Free Comic Book Day brings fans to stores this weekend. Citing villainous plot lines and humorous quips, Councilman Mike Polensek will perform one-man act “Q Deal: Descent” in line at Carol & John’s.
QUALITY OF LIFE You’ve all got summer blue balls.
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mismanagement,â€? Oatman says. â€œI think in some cases, lots of things have come to pass that the people who are on council currently inherited. I salute anyone who stepped up to the plate to try to correct this. But you look at things like the ďŹ nancials of the city: Have they been allocated properly? You look at the audits for the city, and there are so many holes and gaps: This is not the proper way that things should be managed. I think that weâ€™re going to have to make some drastic changes very quickly if we want to maintain our â€” and I donâ€™t want to say â€˜sovereignty,â€™ but if we want to maintain our own thing.â€? There are many visions for East Cleveland, but Oatmanâ€™s begins with the word â€œcommunity.â€? She recalls street festivals, neighborhood gatherings at Forest Hills Park and just generally a better sense of morale in East Cleveland when she was growing up in the 90s. â€œThere may not have been a ton of money, but we were better using what we had,â€? she says, adding that the city still has a spectrum of great programs available for residents â€” but that they arenâ€™t being marketed well to the people. Itâ€™s hard not to look back at East Clevelandâ€™s past, the home of John D. Rockefeller and the wonders of Euclid Avenue. But whatâ€™s past is merely prologue, and Oatman insists that thereâ€™s a very important conversation that needs to happen in the city right now. â€œThereâ€™s nothing to say we canâ€™t have that back, but we do have to look at it from a modern standpoint,â€? Oatman says. â€œI donâ€™t think our history lies in gentriďŹ cation. Thatâ€™s worked in Ohio City in Tremont, and thatâ€™s OK; for us, itâ€™s multicultural linguistics. Itâ€™s learning how we can come together to create new histories, new businesses, new restaurants. We donâ€™t even have a coffee shop! How are we going to attract young professional families?â€? â€” Eric Sandy
METROHEALTHâ€™S TRANSGENDER JOB FAIR COUNTERS ONGOING DISCRIMINATION The third annual Transgender Job Fair returned to MetroHealth recently, offering a welcoming space for men and women too often stuck on the wrong end of employment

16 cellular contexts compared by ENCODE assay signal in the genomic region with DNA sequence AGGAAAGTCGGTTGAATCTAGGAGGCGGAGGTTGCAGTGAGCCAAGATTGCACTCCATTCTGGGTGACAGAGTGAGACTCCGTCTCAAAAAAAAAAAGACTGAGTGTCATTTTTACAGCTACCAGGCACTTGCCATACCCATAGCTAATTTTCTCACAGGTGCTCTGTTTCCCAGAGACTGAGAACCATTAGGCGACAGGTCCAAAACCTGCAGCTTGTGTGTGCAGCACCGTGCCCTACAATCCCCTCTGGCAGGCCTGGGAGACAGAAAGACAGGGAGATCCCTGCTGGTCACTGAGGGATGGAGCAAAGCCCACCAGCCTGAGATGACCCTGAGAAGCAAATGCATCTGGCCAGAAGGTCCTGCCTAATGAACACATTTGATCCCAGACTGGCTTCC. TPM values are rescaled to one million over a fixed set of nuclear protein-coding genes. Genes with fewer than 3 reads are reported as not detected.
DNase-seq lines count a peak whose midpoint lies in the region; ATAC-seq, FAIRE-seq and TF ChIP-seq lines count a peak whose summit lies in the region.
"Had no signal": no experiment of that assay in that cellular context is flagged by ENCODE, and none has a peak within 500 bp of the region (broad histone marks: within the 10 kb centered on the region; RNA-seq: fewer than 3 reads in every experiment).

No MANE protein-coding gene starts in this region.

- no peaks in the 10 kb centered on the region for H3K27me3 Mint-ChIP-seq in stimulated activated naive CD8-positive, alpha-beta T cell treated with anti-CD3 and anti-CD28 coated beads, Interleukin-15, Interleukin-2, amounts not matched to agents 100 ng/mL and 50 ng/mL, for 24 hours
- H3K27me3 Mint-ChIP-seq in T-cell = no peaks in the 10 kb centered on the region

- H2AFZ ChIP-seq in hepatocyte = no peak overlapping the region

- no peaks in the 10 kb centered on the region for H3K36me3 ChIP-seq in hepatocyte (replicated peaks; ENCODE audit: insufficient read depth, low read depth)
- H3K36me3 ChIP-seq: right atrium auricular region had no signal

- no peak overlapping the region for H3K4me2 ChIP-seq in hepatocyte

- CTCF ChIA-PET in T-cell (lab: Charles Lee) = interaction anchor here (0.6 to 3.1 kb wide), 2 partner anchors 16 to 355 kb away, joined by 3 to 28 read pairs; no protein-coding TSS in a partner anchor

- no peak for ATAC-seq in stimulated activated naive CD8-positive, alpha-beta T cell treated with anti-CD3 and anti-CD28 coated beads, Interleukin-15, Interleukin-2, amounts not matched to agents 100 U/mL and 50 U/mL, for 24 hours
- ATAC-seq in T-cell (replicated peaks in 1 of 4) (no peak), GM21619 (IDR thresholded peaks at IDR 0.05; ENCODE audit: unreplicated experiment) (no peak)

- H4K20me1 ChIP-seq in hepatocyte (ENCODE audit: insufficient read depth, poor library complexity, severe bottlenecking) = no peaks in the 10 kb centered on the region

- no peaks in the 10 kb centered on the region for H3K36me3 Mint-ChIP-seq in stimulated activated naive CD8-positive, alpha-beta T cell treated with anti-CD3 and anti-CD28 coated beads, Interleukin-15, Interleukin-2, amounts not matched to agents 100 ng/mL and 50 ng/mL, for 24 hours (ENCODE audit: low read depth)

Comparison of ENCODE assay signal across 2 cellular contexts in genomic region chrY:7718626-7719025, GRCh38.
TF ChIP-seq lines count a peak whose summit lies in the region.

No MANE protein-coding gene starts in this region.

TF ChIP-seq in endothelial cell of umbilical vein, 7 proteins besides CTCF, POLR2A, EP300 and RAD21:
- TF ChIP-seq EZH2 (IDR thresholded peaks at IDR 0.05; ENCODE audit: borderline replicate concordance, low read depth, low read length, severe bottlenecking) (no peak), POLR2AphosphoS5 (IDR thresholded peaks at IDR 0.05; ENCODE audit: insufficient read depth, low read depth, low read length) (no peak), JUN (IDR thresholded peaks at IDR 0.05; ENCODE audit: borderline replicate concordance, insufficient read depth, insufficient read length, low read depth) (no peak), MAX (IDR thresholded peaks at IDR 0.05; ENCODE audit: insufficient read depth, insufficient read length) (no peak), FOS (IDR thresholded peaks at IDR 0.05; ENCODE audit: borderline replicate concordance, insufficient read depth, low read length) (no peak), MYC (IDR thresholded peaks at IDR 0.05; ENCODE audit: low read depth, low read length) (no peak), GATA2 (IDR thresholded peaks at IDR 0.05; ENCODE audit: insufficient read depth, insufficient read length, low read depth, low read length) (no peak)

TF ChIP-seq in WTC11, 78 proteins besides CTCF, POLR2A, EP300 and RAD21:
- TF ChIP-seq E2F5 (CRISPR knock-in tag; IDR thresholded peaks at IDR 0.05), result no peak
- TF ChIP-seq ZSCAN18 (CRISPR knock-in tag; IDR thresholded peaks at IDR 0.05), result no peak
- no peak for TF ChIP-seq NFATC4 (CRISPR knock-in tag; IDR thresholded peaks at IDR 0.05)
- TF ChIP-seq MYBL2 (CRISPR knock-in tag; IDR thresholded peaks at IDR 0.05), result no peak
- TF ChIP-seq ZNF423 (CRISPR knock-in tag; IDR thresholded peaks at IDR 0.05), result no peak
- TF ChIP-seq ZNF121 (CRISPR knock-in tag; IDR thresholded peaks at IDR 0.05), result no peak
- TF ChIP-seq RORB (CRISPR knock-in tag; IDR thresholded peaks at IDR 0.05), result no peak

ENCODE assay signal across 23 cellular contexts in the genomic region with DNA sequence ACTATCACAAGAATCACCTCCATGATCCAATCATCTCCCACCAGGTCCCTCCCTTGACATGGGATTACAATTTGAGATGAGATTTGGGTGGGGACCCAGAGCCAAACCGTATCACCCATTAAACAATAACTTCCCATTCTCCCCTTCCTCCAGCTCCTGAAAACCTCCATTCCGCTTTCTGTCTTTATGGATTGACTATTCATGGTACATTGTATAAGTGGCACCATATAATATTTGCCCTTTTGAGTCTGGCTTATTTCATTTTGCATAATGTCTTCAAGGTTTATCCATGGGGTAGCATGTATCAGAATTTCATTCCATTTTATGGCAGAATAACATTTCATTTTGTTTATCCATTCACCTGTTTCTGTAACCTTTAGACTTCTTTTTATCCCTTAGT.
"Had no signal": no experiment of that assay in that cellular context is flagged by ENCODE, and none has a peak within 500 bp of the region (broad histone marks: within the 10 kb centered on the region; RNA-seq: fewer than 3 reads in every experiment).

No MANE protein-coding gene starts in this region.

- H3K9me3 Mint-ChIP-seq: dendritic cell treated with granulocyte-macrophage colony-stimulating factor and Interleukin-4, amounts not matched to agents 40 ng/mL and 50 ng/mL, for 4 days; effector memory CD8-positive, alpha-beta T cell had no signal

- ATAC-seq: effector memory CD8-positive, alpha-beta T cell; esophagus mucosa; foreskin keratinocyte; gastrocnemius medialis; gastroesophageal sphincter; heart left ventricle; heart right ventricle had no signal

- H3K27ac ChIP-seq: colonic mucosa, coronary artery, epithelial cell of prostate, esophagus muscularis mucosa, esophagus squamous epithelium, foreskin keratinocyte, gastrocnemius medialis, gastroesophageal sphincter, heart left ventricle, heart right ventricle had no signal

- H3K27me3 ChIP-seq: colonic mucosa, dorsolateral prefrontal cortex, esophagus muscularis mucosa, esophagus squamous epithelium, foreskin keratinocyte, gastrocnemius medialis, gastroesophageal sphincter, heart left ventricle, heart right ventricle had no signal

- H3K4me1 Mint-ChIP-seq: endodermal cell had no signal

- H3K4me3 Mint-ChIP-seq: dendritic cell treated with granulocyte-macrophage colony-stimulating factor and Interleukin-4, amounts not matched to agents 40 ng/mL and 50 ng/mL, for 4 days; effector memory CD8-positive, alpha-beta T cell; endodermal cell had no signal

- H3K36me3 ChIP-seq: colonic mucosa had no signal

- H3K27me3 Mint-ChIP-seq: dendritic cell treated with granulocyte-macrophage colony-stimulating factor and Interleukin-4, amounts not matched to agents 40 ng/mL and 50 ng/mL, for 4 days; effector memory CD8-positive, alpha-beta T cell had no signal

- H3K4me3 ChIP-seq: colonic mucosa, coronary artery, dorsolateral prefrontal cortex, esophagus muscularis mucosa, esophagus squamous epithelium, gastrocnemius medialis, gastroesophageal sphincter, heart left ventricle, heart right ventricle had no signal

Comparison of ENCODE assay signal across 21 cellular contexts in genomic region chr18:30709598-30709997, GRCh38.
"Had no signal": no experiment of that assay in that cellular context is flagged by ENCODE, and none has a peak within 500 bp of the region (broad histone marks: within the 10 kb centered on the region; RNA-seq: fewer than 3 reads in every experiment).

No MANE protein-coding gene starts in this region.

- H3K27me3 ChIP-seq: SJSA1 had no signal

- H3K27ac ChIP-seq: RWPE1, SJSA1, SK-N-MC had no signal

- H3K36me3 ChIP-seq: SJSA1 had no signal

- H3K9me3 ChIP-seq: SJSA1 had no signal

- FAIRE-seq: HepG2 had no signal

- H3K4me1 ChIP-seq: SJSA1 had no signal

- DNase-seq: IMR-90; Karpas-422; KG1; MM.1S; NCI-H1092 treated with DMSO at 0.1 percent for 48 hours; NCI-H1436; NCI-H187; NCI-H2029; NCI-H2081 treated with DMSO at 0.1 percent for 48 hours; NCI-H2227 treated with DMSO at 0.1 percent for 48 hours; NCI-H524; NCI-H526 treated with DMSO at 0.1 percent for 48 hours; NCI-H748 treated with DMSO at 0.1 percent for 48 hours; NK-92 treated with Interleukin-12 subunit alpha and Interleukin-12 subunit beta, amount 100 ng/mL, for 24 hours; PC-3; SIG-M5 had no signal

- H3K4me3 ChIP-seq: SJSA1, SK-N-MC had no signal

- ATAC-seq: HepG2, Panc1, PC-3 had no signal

discrimination in Ohio. The job fair brings a bunch of inclusive companies together â€” many of them national brands, like Starbucks and Progressive â€” and introduces them to transgender men and women seeking work in the Cleveland area. â€œIt is simply to provide opportunity for a group of people that sometimes has difďŹ culty accessing work,â€? says Ginger Marshall, a member of Metroâ€™s patient/family advisory council and a transgender woman herself. â€œWe tend to get screened out.â€? Sheâ€™s referring to the process of employers running background checks and ďŹ nding incongruities between prospective employeesâ€™ legal names and, say, former names that might show up on credit reports or other records from the past. Those can be explained away, of course, but very often employers will shut down the screening process if differently gendered names are coming up â€” well before any HR rep even picks up the phone for a ďŹ rst-round interview. Thatâ€™s where the Transgender Job Fair comes in, and, by all accounts, this yearâ€™s event was a big step in a helpful direction. â€œItâ€™s kind of old-fashioned,â€? Marshall says. â€œI donâ€™t know if youâ€™ve looked for work lately, but the process is horrendous: online applications that can take a couple of hours to ďŹ ll out. You get screened out by machines based on keywords, and you never actually talk to a human being.â€? Weâ€™ll point brieďŹ‚y to a major report published by the Williams Institute a few years back: â€œAs recently as 2010, 78 percent of respondents to the largest survey of transgender people to date reported having experienced harassment or mistreatment at work, and 47 percent reported having been discriminated against in hiring, promotion, or job retention because of their gender identity.â€? Some cities maintain legal language that prohibits discrimination based on gender identity and gender expression â€” and some companies do, too â€” but this sort of discrimination lurks far more systemically that local legislators might publicly admit. Gov. John Kasich, for his part, says he hasnâ€™t heard about anything like that. On the campaign trail last year, with regard to anti-LGBT discrimination, he remarked: â€œIf youâ€™re feeling like somebody is doing something wrong against you, can you just for a second get
Q DEAL REFERENDUM EFFORT HEATS UP IN EARNEST Calling the Q deal â€œdeeply ďŹ‚awed,â€? Greater Cleveland Congregations announced a new coalition of local citizen organizations that will begin gathering signatures for a voter referendum in an effort to repeal the controversial legislation passed last week. The ordinance in question (305-17) commits an estimated $88 million of city money to the Q project from 2023-2034. It has been the subject of extensive debate
DIGIT WIDGET 340
0 Number of times city of Cleveland has used lead warning signs, as required by state law. (Follow Rachel Dissellâ€™s and Brie Zeltnerâ€™s reporting on this important topic in the Plain Dealer.)